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US and France discuss Ukraine ahead of Macron’s meeting with Putin

US President Joe Biden sought to co-ordinate “diplomatic and deterrence efforts” in the Ukraine crisis with Emmanuel Macron ahead of the French president’s visit to Moscow on Monday to meet Russia’s leader Vladimir Putin.

The White House on Sunday afternoon said Biden had spoken with Macron — the latest in series of talks between the US president and allies to defuse the threat of a Russian invasion of Ukraine.

“The leaders discussed ongoing diplomatic and deterrence efforts in response to Russia’s continued military build-up on Ukraine’s borders, and affirmed their support for Ukraine’s sovereignty and territorial integrity,” the White House said of the call.

“They agreed their teams will remain in touch and continue consulting with our allies and partners, including Ukraine,” it added.

The flurry of diplomatic activity will continue on Monday as Biden is due to host Olaf Scholz, Germany’s chancellor, at the White House, to further co-ordinate the western response.

In an interview with Fox News Sunday, Jake Sullivan, Biden’s national security adviser, said the US was preparing for all scenarios, adding that a deeper Russian invasion could happen at any moment, including a “contingency where Russian forces drive on the Ukrainian capital”.

“[An attack] could take a number of different forms. It could happen as soon as tomorrow or it could take some weeks yet. [Putin] has put himself in a position with military deployments to be able to act aggressively against Ukraine at any time now,” Sullivan told ABC News.

But he stressed that a diplomatic solution remained on the table.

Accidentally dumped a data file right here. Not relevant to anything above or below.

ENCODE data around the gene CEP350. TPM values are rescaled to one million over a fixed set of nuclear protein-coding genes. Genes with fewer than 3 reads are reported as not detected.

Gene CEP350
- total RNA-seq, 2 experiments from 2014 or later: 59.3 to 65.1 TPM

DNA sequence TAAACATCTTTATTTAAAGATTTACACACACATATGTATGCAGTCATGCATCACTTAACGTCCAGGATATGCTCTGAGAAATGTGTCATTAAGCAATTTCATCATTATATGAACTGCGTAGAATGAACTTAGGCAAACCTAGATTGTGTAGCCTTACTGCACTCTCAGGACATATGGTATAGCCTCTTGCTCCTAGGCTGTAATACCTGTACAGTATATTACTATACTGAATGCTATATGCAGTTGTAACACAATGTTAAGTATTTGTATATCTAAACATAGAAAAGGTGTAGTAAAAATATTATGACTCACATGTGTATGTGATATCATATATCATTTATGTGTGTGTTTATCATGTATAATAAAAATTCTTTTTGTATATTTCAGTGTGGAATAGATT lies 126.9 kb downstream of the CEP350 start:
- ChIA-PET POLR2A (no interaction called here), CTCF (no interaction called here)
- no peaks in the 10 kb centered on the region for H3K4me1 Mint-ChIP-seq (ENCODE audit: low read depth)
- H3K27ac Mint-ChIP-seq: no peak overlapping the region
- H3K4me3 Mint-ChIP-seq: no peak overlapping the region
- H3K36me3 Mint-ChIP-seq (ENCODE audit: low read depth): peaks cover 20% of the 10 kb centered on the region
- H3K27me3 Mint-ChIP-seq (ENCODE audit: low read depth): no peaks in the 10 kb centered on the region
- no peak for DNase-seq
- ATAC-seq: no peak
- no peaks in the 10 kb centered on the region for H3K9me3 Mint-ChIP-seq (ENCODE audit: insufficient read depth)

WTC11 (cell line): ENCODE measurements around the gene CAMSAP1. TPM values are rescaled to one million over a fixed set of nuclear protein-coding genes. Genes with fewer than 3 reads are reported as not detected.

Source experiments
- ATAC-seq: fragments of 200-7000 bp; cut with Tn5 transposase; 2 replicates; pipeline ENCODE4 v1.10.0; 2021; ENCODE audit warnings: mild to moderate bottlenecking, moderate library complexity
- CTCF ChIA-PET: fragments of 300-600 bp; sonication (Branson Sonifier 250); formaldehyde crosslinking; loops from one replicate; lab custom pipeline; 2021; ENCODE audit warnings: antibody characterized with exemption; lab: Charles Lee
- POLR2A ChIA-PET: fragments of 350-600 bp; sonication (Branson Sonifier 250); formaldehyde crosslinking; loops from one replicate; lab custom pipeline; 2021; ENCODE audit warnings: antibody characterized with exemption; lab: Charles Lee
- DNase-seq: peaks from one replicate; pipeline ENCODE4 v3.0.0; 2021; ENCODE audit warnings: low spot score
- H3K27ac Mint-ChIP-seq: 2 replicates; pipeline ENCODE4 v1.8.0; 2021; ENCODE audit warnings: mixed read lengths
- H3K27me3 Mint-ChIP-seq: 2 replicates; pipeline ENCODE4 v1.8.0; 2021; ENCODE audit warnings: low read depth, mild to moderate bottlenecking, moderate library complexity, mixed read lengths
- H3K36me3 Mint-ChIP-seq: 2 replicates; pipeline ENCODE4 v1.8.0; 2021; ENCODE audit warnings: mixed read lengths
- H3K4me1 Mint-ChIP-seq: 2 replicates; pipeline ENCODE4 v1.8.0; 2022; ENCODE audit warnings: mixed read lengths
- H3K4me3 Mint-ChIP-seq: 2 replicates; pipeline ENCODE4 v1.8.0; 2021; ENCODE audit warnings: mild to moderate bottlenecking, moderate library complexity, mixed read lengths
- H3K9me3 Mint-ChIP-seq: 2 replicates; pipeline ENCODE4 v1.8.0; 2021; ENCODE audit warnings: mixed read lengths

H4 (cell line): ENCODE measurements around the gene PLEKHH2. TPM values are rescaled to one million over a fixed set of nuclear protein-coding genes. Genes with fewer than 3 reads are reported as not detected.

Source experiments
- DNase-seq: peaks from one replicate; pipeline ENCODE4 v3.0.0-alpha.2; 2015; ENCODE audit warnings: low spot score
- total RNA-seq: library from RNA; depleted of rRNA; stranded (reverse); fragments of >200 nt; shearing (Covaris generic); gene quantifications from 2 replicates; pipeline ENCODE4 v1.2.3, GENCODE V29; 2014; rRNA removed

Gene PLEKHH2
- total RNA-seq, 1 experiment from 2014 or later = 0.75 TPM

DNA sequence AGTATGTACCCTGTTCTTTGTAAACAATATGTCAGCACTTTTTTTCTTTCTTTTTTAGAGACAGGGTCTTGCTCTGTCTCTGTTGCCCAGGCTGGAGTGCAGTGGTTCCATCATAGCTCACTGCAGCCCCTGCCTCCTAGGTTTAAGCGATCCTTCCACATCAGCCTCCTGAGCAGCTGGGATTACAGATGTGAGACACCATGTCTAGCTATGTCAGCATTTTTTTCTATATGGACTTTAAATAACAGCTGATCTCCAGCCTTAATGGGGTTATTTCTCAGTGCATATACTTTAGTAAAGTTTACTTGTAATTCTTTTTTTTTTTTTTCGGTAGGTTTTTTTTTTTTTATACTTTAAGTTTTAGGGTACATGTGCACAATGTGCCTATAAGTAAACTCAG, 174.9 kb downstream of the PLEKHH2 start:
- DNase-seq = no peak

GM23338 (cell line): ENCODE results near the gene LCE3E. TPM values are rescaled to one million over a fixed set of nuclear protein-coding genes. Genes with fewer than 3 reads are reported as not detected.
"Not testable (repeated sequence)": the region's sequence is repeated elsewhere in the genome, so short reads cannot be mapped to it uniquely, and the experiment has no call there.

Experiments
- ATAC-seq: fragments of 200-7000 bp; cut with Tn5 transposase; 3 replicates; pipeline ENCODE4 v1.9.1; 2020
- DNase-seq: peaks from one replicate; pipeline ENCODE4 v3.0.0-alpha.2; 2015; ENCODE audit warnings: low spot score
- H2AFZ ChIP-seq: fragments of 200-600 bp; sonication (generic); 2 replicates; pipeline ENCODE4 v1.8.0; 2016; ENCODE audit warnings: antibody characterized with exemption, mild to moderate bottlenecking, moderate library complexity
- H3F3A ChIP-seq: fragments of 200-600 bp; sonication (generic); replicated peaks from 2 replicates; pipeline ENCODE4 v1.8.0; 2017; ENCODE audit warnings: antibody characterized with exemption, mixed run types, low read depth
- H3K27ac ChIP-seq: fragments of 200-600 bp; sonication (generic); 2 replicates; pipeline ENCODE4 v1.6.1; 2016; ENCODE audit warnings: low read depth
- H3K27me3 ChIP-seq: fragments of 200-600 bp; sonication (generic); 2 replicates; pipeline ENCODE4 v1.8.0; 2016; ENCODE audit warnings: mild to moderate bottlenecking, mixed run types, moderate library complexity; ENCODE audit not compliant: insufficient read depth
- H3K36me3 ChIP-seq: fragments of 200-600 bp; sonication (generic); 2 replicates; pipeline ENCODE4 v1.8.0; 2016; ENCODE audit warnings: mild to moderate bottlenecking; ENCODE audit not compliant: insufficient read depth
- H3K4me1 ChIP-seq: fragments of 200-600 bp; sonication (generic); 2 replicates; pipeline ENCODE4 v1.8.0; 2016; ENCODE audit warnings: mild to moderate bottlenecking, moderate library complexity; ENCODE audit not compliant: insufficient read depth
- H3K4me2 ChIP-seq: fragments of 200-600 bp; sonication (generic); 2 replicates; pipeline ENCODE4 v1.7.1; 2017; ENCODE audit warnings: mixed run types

“We are ready if President Putin chooses to continue to engage in diplomacy and we are serious about that and we are ready to respond in a united, swift and severe way with our allies and partners should he choose to move forward with a military escalation,” he said.

Macron’s visit to Moscow could be pivotal. France’s president, who has spoken to Putin by phone three times in the past 10 days, has signalled he would recognise Russian security concerns without abandoning support for Ukraine’s sovereignty.

Macron on Sunday outlined what he called a “realistic” approach to the threat of war as more than 100,000 Russian troops mass on Ukraine’s borders.

“Russia’s geopolitical aim today is obviously not Ukraine but the clarification of the rules of how Moscow lives with Nato and the EU,” Macron said in an interview on Sunday with Le Journal du Dimanche.

He added: “The security and sovereignty of Ukraine and of any other European nation cannot be compromised in any way, just as it is legitimate for Russia to raise the issue of its own security concerns.”

Macron, who is also due to meet Ukraine’s president, Volodymyr Zelensky, in Kyiv on Tuesday, said his aim was to prevent a Russian military operation that other western leaders have warned is “imminent”.

“The intensity of the dialogue we have had with Russia and this visit to Moscow are designed to stop that happening,” he said. “Then we will discuss the terms of de-escalation. We have to be very realistic. We will not obtain unilateral gestures, but it’s essential to stop the situation deteriorating.”

Russia has denied it has any plans to invade Ukraine. Kremlin spokesman Dmitry Peskov last week said Monday’s talks with Macron would focus on security guarantees that Moscow was seeking from the US, Nato and other western allies.

French officials said Macron was communicating with Biden and other Nato allies and EU partners to ensure a united front over Ukraine, even though he was simultaneously pursuing his goal of a “new European security order” that would give the EU more responsibility for its own security.

Ahead of Macron’s talks with Putin, Antony Blinken, the US secretary of state, spoke on Sunday with Jean-Yves Le Drian, France’s foreign minister, about “joint efforts to strengthen Nato’s eastern flank and to ensure Russia understands the high costs it would incur if it were to invade Ukraine further”, according to the state department.

One senior official in Paris, asked whether Macron was too accommodating towards Putin, said: “He doesn’t do it on his own behalf or in a manner that is isolated or secret . . . He [Putin] is the one who has made the threats so it’s with him that we must look for de-escalation.” 

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